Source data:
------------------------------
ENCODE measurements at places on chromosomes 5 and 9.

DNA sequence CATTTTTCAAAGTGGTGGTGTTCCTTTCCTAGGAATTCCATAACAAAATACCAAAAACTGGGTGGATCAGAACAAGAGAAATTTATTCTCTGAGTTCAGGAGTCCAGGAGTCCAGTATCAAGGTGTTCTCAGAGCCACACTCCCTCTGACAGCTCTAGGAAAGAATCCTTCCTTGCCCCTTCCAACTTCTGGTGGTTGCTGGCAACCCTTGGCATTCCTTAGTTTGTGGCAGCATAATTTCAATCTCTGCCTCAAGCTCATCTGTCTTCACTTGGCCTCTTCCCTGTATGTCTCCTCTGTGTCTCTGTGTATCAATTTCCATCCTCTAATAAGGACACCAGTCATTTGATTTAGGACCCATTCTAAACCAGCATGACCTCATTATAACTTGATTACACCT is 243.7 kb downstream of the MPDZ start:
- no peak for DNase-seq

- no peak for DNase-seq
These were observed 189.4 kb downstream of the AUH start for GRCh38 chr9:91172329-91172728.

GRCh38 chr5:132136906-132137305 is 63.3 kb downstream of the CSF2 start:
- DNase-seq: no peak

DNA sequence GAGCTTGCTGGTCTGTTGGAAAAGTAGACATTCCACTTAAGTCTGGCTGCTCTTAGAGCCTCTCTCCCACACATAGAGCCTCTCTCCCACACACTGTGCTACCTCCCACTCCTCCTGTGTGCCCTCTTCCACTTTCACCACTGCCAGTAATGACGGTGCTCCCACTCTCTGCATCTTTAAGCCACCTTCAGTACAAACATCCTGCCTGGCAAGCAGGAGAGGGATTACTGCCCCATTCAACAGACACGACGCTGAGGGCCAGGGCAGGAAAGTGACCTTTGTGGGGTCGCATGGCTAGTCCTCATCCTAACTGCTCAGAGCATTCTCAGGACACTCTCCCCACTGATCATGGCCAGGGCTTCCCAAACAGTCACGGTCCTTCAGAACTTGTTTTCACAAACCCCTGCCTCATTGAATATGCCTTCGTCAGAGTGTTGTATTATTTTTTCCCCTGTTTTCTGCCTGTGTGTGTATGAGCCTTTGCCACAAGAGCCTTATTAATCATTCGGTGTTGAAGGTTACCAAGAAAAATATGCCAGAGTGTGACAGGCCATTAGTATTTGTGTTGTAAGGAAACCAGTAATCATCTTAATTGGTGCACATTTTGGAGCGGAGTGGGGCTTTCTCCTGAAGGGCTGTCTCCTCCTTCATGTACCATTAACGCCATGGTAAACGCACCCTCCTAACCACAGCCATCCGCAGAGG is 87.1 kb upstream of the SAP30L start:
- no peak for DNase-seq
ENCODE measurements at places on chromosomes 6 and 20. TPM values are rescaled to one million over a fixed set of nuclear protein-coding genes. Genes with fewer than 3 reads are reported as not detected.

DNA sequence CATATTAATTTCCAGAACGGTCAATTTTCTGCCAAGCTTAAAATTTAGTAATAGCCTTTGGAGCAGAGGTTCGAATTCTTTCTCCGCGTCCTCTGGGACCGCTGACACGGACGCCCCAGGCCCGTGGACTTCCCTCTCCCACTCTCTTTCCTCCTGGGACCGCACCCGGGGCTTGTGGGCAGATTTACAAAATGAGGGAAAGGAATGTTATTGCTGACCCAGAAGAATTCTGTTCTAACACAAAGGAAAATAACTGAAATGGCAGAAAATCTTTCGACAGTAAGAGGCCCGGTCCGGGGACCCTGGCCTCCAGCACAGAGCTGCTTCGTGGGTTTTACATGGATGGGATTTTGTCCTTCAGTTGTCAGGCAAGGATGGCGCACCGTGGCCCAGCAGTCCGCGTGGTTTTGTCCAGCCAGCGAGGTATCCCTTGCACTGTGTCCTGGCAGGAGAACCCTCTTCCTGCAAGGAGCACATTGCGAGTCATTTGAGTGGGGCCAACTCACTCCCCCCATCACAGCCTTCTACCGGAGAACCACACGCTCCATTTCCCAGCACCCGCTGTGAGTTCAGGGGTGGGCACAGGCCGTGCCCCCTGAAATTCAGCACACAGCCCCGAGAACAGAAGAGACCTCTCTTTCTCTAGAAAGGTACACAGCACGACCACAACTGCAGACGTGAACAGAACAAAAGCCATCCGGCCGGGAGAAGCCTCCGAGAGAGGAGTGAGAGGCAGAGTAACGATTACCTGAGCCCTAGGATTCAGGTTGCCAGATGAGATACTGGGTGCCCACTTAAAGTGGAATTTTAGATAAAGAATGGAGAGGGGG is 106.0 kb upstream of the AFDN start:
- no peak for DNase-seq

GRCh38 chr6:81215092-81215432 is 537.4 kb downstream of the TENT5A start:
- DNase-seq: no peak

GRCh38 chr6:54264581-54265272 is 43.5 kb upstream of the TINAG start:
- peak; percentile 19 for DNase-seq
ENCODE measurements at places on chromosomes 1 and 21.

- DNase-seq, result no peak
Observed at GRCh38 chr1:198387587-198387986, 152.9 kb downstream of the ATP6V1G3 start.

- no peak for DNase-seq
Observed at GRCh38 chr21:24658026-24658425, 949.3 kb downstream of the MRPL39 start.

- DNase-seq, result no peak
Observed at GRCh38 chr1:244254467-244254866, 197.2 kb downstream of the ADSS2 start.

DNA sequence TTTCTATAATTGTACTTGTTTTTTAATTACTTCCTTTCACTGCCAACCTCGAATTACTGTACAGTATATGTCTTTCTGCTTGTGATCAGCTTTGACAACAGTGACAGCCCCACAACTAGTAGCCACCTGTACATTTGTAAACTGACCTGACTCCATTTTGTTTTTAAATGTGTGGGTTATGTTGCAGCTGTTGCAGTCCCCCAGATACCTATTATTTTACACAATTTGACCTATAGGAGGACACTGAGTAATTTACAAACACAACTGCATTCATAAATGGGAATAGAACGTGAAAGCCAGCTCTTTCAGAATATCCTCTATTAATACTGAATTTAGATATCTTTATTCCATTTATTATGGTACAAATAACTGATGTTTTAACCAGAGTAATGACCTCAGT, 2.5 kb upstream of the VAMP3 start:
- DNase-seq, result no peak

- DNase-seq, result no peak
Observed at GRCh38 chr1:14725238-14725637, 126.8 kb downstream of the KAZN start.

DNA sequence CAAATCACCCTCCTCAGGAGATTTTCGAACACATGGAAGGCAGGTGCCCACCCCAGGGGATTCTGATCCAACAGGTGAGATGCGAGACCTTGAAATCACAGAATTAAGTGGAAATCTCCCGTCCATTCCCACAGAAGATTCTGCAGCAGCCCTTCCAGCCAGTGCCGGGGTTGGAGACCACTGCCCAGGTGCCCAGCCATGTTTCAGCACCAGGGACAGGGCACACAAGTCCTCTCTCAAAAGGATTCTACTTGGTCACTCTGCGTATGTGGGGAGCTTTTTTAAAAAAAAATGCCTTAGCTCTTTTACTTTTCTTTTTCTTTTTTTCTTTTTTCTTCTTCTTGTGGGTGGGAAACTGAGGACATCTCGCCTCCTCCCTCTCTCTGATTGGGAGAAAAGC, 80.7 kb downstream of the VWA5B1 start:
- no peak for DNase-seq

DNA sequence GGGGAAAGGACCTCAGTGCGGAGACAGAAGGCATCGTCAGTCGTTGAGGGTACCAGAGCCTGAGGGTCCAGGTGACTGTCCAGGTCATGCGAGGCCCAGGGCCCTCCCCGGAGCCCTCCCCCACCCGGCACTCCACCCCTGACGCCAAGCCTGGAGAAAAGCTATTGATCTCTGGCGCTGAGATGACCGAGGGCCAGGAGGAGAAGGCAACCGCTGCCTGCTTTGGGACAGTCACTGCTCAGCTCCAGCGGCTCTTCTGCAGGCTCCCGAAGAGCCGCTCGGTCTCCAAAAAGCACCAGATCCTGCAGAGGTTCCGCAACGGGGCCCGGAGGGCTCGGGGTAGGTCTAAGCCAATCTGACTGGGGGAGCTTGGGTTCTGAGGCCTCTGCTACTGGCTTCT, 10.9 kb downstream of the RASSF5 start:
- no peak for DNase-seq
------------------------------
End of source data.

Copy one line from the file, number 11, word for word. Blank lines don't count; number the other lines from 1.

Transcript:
DNA sequence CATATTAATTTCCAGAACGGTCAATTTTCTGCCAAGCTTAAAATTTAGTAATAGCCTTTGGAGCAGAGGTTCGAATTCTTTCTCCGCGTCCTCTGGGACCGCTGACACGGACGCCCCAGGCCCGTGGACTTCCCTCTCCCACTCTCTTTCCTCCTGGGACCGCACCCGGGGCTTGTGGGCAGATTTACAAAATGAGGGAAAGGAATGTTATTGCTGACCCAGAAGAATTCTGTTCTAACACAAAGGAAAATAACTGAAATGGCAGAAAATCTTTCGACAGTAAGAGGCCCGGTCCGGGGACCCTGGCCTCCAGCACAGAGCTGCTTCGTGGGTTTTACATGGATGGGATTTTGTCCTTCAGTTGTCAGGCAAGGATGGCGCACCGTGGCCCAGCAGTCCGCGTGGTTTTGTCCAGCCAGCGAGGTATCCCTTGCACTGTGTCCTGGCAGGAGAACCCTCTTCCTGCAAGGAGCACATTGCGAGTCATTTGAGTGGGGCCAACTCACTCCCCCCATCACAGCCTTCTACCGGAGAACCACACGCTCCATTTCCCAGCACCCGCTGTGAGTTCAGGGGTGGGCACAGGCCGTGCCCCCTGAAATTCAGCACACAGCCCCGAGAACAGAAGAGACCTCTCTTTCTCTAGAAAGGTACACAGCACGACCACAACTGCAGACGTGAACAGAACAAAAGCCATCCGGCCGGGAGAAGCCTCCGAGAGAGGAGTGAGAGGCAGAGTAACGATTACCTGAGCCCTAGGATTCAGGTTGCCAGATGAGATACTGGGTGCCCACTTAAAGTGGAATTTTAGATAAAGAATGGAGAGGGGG is 106.0 kb upstream of the AFDN start: